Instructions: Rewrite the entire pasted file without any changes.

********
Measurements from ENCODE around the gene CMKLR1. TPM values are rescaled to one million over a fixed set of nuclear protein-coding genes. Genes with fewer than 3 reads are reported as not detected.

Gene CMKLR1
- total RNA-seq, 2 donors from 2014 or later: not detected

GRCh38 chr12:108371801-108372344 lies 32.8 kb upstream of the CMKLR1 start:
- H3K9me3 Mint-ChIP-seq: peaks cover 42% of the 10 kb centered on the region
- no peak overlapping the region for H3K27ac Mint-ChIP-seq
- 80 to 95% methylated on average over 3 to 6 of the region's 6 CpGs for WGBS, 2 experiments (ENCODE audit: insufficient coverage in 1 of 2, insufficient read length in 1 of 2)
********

Measurements from ENCODE around the gene CMKLR1. TPM values are rescaled to one million over a fixed set of nuclear protein-coding genes. Genes with fewer than 3 reads are reported as not detected.

Gene CMKLR1
- total RNA-seq, 2 donors from 2014 or later: not detected

GRCh38 chr12:108371801-108372344 lies 32.8 kb upstream of the CMKLR1 start:
- H3K9me3 Mint-ChIP-seq: peaks cover 42% of the 10 kb centered on the region
- no peak overlapping the region for H3K27ac Mint-ChIP-seq
- 80 to 95% methylated on average over 3 to 6 of the region's 6 CpGs for WGBS, 2 experiments (ENCODE audit: insufficient coverage in 1 of 2, insufficient read length in 1 of 2)